We develop habits over time. Use this list to see where you have opportunity to improve your sales performance.
When it comes to bad sales habits, I’ve done them all and still struggle to have mastery over them. In fact, this list was compiled from the things I’ve done wrong and my personal observations of thousands of salespeople. It’s fascinating that we have a tendency to fall into similar patterns of behavior given certain circumstances.
Here’s the list of 50 bad sales habits. See which ones you might need to work on:
1. Insufficient or non-existent qualifying — stop chasing unqualified buyers who can’t or won’t buy.
2. Possessing a poverty-consciousness — replace it with a prosperity-consciousness.
3. Attempting to sell to “off-target” buyers — these are low probability opportunities.
4. Prospecting procrastination — lead generation is the lifeblood of your business.
5. Leading off a sales call with your product/service — it’s all about the buyer.
6. Relying exclusively on “company-generated leads” — self-generated leads.
7. Failure to establish sufficient trust and rapport — trust is a premium qualifier.
8. Wasting time constantly checking your email — and FB, and Twitter, etc.
9. Talking about non-relevant issues with the buyer — know what they’re thinking.
10. Interrupting the buyer — be patient to allow them to finish their thought.
11.Not practicing your selling skills — don’t just wing it on sales calls.
12. Relying on landing a big sale to achieve your quota — fish in the ocean and the pond.
13. Lack of product knowledge — read the manual, take a class, bring an expert.
14. Failure to fire bad customers — not all business is good business.
15. Mistaking any activity for productivity — align activities to your goals.
16. Skipping steps in your sales process — especially the first few.
17. Talking more than listening — ask, listen, and repeat.
18. Assuming sales is purely a numbers game — quality counts.
19. Failure to translate features/benefits into “buyer value” — “What this means to you is…”
20. Avoiding customer concerns — listening to customer concerns means you learn something new.
21. Getting tied down with excessive administrative tasks — limit your time to only your priorities.
22. Failure to develop an ideal customer profile — knowing whom to sell to is priority one.
23. Presenting your offering too soon — how will you know unless you ask questions first?
24. Presenting price too soon — “Hello… it’s $50.”
25. Selling past the close — focus on delivery and what happens next.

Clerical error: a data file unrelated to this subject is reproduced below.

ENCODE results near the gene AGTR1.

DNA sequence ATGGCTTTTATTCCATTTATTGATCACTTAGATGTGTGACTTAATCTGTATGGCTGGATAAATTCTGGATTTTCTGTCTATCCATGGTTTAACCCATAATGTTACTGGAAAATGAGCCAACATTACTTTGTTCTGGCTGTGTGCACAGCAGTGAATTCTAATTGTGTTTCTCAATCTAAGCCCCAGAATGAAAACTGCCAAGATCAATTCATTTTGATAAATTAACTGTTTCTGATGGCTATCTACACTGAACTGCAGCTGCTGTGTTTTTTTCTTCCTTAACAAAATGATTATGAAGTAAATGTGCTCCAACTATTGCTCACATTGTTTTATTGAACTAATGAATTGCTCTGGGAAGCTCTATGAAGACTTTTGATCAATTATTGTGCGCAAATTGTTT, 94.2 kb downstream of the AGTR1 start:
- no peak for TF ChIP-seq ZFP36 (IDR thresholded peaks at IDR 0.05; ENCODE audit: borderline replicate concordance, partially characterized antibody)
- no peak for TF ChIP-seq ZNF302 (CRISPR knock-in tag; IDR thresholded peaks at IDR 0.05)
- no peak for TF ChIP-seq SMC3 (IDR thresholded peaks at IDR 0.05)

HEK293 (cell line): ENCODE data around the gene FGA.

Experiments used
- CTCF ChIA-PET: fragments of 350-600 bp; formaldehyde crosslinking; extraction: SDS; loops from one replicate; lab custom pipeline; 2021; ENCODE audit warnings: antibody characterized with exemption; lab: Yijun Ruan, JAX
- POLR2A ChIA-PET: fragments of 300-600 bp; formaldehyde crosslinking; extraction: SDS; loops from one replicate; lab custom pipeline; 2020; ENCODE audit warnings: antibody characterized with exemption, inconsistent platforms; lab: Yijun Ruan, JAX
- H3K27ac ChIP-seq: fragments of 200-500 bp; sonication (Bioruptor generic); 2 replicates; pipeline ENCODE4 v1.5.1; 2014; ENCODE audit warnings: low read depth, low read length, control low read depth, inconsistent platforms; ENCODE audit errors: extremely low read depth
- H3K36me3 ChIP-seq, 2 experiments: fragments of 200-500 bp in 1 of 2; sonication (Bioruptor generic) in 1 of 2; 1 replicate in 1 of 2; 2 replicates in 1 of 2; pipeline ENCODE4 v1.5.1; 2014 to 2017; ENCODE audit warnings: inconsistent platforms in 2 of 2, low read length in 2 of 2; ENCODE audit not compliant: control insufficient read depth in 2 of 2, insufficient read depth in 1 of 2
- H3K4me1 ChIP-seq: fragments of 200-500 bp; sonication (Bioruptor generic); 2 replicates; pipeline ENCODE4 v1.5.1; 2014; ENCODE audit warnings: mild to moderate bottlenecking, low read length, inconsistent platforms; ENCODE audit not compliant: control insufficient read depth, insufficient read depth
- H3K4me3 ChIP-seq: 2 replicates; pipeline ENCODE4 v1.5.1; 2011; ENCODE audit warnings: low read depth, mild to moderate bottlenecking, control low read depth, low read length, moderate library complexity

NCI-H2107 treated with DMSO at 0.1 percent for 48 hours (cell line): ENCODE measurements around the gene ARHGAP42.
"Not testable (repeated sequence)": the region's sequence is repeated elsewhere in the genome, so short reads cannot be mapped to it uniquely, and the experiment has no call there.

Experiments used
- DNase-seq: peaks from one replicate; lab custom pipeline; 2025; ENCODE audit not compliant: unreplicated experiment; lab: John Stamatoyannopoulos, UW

26. Not asking enough questions — prepare a set of well-crafted questions prior to your call.
27. Failure to clarify using follow-up questions — Why? How so? What do you mean by that?
28. Focusing sales conversations on product and price — instead of value (people buy value).
29. Failure to educate yourself about your prospect — LinkedIn? Company website?
30. Not asking the right type of questions — closed-ended, open-ended, needs-based.
31. Giving a standard presentation — failure to customize.
32. No follow-up or follow-through during the sales process — nurturing is a skill unto itself.
33. Using poor grammar — speaking and writing.
34. Not spell checking — failure to spell rite can bee a problem.
35. Using trial closes — If I could show you a way to save money…
36. Opening with presumptive solutions — I can save you money!
37. Using industry buzz words — don’t do it, it alienates the buyer.
38. Guessing what the customer wants — maybe you could just ask them?
39. Using product brochures as sales collateral — commercial printers love you; receptionists don’t.
40. Panicking about quota at the end of the month — buyers will know you’re desperate.
41. Mismatching your rate of speech with the buyers — too fast or too slow.
42. Selective hearing — be present and in the moment with buyers, so check your ADHD.
43. Being late to appointments — sorry, but I knocked myself out in the shower this morning.
44. Being disorganized — being organized improves productivity and confidence.
45. Prospecting without credible collateral or purpose statements — take me to your leader!
46. Never apologizing — fess up to your mistakes – people like honesty and humility.
47. Always apologizing — this indicates a lack of confidence and breeds distrust from buyers.
48. Allowing external factors to steal your motivation — compartmentalize personal issues.
49. Over explaining failure — keep explanations to a minimum and focus on resolutions.
50. Selling exclusively on price — some buy on price, but most buy on value.
Failure to recognize bad sales habits — solicit feedback from those you trust.